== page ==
Bundling of FSharp.NET.Sdk with CLI tools

If F# support goes in the Microsoft.NET.Sdk, then it would seem logical to remove the bundling of the FSharp.NET.Sdk in the .NET CLI tools or to reduce the FSharp.NET.Sdk package to only deal with some orthogonal issue such as templating. It doesn't make sense to have two F# stories in the .NET CLI tools.

@KevinRansom adds:

It has to continue to work, we will not remove it from the dotnet cli. We assume that developers have existing projects that make use of it, we need to ensure that those projects build with the new tooling. Currently they don’t because dotnet cli doesnot ship a with the ability to run 1.0 apps … super weirdly … I will put in a diversion to make it use the deployed compiler so that they work.

Mono

Mono supports msbuild and the new .NET SDK project files.

It is very important to get a grip on the Mono angle to this work. It is proposed that the FSharp.NET.Sdk test matrix or an equivalent integrated into visualfsharp repo as part of this work.

For the FSharp.NET.Sdk, using msbuild on Mono with new-style project files ran mono fsc.exe from the referenced FSharp.Compiler.Tools package, see this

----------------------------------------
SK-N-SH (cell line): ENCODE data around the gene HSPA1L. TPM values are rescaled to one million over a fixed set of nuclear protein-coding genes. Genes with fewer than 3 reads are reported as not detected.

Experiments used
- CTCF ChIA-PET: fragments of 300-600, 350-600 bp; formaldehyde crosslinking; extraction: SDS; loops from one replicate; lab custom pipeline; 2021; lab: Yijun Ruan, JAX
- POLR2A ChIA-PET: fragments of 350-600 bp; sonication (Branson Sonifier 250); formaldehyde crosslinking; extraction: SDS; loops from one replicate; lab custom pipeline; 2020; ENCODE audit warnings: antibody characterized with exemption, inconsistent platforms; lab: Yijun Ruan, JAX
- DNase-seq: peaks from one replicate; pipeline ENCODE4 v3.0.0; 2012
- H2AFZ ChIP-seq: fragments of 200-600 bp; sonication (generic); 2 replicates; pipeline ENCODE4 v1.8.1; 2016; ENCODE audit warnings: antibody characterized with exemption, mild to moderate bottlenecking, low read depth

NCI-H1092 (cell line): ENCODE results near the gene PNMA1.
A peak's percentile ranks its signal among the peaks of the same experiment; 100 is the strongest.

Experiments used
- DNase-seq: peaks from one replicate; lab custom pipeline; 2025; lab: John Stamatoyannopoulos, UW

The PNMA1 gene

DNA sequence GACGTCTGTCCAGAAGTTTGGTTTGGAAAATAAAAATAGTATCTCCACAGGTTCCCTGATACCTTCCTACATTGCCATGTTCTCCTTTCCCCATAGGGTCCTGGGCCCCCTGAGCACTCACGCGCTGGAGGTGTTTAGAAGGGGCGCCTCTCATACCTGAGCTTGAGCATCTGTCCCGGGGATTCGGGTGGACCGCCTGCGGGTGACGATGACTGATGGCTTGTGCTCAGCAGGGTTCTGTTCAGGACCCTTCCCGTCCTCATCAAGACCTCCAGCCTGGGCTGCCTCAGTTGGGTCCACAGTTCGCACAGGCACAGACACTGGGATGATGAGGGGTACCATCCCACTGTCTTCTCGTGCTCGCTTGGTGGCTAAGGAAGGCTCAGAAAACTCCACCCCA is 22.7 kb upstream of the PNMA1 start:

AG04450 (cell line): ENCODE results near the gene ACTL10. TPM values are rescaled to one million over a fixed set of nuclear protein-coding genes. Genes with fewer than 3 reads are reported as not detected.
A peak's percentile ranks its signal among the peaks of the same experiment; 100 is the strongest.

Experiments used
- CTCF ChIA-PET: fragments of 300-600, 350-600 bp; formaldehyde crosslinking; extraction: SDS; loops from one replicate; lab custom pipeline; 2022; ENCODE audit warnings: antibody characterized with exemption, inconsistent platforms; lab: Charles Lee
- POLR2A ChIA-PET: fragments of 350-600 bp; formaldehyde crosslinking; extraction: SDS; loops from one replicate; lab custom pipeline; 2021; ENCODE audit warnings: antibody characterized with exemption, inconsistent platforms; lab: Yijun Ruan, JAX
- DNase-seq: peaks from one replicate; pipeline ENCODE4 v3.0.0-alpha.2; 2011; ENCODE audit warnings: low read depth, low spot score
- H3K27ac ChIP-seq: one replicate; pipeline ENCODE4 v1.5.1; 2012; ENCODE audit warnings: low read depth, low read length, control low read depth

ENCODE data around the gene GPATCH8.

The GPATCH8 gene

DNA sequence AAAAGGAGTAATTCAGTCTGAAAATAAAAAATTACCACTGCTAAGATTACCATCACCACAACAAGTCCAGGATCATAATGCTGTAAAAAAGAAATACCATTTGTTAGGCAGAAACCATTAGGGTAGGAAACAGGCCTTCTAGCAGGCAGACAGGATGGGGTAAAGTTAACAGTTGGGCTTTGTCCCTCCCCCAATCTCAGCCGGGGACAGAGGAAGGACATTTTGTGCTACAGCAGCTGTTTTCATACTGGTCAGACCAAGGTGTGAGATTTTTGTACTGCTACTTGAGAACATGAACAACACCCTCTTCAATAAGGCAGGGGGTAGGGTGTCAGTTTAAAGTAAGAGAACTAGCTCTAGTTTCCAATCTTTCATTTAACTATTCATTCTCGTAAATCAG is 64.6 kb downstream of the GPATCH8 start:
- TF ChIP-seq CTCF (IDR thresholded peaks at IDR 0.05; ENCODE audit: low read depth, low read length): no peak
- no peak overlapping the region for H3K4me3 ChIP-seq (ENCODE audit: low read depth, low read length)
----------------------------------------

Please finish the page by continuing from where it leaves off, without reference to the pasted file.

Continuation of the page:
Misc

Relevant comment from @dsyme

The value that the FSharp.NET.Sdk has brought in this space is vast. Just last week Enrico really achieved an amazing “convergence” result when the same tooling could build the same project files on .NET Core, Mono, .NET Framework and everything works (apart from the few orthogonal known issues, which are on all platforms). I can’t tell you what a breakthrough this is for F#. For the first time, cross-platform F# project build/test tooling feels like it is on a convergence path – the new .NET tooling is really going to simplify everyone’s lives. Every F# repo was suddenly going to become simpler.

I was so excited by this result I told my wife. That’s a sure indicator that we have to make sure we keep that value.

Templating

Templating for the next generation of .NET tooling is handled at dotnet/templating. In that repo, the FSharp.NET.Sdk currently has the "good" name for F#, as in

dotnet new --lang F# 

Historically templates has been a major issue for the FSharp.NET.Sdk. In the words of @enricosada:

  • templates BITE ME HARD, A LOT, MULTIPLE TIMES, WHEN I WAS ALREADY ON THE FLOOR. for lots of reasons (and not just myself).

Others

  • There are open questions about how Roslyn Common Project System tooling integrates F# support, see this PR, this comment thread and potentially other ongoing work.